JOINT BASE LANGLEY-EUSTIS, Va. –
The Virginia Air National Guard’s 192nd Medical Group Detachment 1 tested a new tent system in April and May in Richmond and Virginia Beach to prepare for an external evaluation.
During May’s collective training event held May 15-25, 2023, the Airmen were able to fully test their capabilities with the new tents alongside their 34th CERFP counterparts consisting of Virginia and District of Columbia National Guard Soldiers and Airmen.
The Soldiers and Airmen are assigned to the Richmond-based 34th Chemical, Biological, Radiological, Nuclear and High-Yield Explosives Enhanced Response Force Package (CERFP), which provided search and extraction, decontamination, medical support and fatality management during the mock CBRNE response at the State Military Reservation and the Virginia Beach Fire Training Center.
“Previously for our exercises, we had a tent system that was very bulky and very difficult to put up, which took a lot of people to do,” said Chief Master Sgt. John Nye, 192nd MDG Det-1 senior enlisted leader. “We have now been supplied with a tent that, in essence, just blows up. And that takes a whole lot less time and people to do that, allowing us to get started out there on the footprint faster when we arrive at a disaster site.”
The 192nd MDG Det-1 was one of the first few units to receive this new tent system and the first to be required to use it during an EXEVAL that the Army Interagency Training and Education Center conducts and oversees, along with personnel from the National Guard Bureau.
“From the time we arrive at the disaster site to start being able to treat patients is supposed to be 90 minutes,” said Lt. Col. Zachary Hoffman, 192nd MDG Det-1 A Flight superintendent. “We’ve always aimed for a 60 minute mark and have always made that. But I think this will be less than 30 minutes - it will cut 50% of the time off with a 90% reduction in manual effort. It’s a game changer. I’m excited to use them.”
Previously, when they arrived at a given location, a large number of people had to work on putting the tents up and it took a heavy load of manual effort from multiple Airmen. Once the tents were up, then they could start getting the medical equipment into the tents.
“These tents are brand new to us,” said Staff Sgt. Jacqueline Patterson, 192nd MDG aerospace medical technician. “These are inflatable so it takes a lot less time and manpower to get them up. It makes the whole process go a lot quicker. From the time you start inflating the tent, it’s supposed to be fully up within five to six minutes. While it’s inflating, you can be doing other things to get equipment ready to go into the tent.”
“It decreases the risk of losing an Airman to a heat casualty or exhaustion injury or even in the process of setting up the tent, getting hurt,” said Lt. Col. Sarah E. Handegard, 192nd MDG Det-1 commander. “It decreases the risk of one of my Airmen getting hurt. Once they start getting the tent populated and treating patients, they’re still fresh and ready to go. So we don’t have to take people out and give rest periods as often up front because they’re not as exhausted compared to the old system.”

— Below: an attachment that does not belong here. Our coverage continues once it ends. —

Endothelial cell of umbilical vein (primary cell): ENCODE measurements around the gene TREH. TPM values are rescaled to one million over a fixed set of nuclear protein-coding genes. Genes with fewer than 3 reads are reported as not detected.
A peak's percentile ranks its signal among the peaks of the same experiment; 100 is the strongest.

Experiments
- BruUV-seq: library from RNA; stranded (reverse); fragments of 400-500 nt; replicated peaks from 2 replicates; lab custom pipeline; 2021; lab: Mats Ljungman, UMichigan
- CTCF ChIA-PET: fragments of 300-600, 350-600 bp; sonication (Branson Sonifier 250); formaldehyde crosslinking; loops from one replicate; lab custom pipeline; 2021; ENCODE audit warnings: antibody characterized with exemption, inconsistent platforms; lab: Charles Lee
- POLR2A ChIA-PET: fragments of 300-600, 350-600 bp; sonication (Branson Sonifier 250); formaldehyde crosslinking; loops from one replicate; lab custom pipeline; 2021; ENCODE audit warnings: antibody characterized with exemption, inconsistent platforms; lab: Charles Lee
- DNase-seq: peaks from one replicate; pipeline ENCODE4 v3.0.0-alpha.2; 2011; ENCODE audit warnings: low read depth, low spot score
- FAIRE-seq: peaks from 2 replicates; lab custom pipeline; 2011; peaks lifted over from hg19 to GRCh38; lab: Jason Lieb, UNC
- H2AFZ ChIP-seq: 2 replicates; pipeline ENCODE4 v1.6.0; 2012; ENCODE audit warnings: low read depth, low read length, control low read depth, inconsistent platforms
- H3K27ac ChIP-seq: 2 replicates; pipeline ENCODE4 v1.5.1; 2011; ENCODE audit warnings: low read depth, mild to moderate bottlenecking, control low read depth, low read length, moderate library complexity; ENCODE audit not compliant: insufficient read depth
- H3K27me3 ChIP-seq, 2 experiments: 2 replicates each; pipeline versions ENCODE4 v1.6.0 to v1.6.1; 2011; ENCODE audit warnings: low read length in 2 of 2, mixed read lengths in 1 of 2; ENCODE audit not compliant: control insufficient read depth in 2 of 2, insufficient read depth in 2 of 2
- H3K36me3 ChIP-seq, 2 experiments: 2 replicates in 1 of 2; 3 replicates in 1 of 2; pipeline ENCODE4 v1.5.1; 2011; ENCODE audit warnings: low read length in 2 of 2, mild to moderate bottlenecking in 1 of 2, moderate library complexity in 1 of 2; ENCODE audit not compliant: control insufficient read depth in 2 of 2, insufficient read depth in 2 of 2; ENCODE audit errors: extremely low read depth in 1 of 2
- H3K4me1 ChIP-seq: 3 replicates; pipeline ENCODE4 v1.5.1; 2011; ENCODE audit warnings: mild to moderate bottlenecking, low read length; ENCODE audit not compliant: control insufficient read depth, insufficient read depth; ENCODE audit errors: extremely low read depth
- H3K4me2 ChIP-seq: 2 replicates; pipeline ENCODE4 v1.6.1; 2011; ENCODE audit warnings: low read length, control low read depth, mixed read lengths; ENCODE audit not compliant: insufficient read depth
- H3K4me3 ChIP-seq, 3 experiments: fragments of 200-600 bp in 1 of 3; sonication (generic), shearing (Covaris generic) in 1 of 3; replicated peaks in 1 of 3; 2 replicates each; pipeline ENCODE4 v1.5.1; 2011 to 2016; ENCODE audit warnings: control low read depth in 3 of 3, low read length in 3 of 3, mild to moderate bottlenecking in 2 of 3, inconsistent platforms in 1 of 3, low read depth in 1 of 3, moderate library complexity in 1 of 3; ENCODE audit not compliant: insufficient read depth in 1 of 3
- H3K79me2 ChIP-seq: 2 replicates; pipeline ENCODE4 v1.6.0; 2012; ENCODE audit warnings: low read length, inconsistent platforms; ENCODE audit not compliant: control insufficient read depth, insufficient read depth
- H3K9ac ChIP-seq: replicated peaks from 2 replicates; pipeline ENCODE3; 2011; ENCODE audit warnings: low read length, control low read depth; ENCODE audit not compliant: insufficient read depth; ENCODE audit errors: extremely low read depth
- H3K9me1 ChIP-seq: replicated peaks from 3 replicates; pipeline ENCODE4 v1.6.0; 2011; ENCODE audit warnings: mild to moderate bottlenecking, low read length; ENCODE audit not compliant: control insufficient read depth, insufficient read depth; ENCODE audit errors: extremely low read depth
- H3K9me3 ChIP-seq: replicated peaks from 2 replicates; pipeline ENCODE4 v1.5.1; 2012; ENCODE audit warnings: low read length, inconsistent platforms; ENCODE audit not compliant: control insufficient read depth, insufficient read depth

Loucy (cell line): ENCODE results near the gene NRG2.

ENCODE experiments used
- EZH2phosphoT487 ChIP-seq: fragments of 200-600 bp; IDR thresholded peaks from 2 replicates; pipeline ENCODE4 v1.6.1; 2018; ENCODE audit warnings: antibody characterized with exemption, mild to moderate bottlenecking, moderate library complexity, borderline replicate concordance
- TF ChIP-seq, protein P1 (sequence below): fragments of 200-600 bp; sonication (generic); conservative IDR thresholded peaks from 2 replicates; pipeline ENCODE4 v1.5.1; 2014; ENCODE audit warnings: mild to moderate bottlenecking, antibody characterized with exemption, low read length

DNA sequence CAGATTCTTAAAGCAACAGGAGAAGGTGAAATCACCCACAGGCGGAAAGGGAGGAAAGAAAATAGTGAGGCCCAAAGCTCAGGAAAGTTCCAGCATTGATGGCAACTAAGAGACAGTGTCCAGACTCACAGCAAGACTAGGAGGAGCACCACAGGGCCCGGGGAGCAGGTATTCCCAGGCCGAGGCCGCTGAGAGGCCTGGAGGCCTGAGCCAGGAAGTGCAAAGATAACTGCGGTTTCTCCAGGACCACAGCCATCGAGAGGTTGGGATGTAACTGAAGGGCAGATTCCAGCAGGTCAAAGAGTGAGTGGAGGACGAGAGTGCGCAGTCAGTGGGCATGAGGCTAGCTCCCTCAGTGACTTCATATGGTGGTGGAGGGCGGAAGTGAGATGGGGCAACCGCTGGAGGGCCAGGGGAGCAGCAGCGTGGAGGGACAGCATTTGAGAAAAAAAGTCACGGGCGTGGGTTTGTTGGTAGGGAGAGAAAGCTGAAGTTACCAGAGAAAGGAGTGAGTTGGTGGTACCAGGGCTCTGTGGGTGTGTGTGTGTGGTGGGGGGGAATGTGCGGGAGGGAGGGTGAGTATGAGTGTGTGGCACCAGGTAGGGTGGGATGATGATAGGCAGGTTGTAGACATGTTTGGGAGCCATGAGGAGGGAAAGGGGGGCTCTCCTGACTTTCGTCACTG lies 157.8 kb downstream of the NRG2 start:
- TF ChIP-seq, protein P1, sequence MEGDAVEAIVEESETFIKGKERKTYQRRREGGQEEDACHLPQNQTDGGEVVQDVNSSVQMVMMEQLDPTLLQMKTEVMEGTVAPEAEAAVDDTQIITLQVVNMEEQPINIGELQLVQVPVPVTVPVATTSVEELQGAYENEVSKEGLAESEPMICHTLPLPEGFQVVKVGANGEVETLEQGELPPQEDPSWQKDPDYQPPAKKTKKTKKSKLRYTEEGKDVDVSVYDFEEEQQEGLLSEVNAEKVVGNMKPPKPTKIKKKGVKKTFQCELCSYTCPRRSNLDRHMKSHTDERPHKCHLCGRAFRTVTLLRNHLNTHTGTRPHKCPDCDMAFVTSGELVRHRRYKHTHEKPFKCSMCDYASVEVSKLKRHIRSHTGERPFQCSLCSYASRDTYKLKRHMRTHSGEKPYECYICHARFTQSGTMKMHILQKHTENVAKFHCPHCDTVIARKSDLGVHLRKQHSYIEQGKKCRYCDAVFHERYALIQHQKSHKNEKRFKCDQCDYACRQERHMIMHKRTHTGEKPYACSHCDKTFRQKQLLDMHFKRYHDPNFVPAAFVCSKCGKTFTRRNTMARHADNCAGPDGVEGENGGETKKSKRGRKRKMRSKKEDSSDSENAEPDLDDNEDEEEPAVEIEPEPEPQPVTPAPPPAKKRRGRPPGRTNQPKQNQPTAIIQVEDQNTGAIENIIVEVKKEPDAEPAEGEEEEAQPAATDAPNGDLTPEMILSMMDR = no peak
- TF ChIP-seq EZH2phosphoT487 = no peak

There are four total tents that need to be set up at a disaster site - a rehab tent, two treatment tents and a departure tent. The first to go up is the rehab tent, which allows them to start treating CERFP members that are actually working the disaster.
“In the rehab tent we do pre-screening before we go in our suits - all our vitals are checked before we go in the suit and throughout the day,” said Senior Airman Aliyah Brickhouse, 192nd MDG aerospace medical technician.
The treatment tents are set up together typically into one large tent where all medical care occurs, up to ICU level care. The departure tent is where patients who have been stabilized or downgraded go to sit in a holding area that still has medical care, and is where they would interface with the civilian world for ambulances to transfer them to local hospitals or until they’re well enough to go home.
“The bottom line is it gets us treating patients faster and that’s the goal in general of response to any exercise or real world disaster - to make sure we can provide the best care as fast as we possibly can,” said Handegard. “To be able to set up quickly and populate the tent with all of our equipment, we are ready and waiting to receive those patients that are walking up, coming through decon, or being brought over by Search and Extraction team, and we can get to treating them faster versus having to wait and possibly losing a life in the meantime. The faster we respond, the more likely we are to save a life.”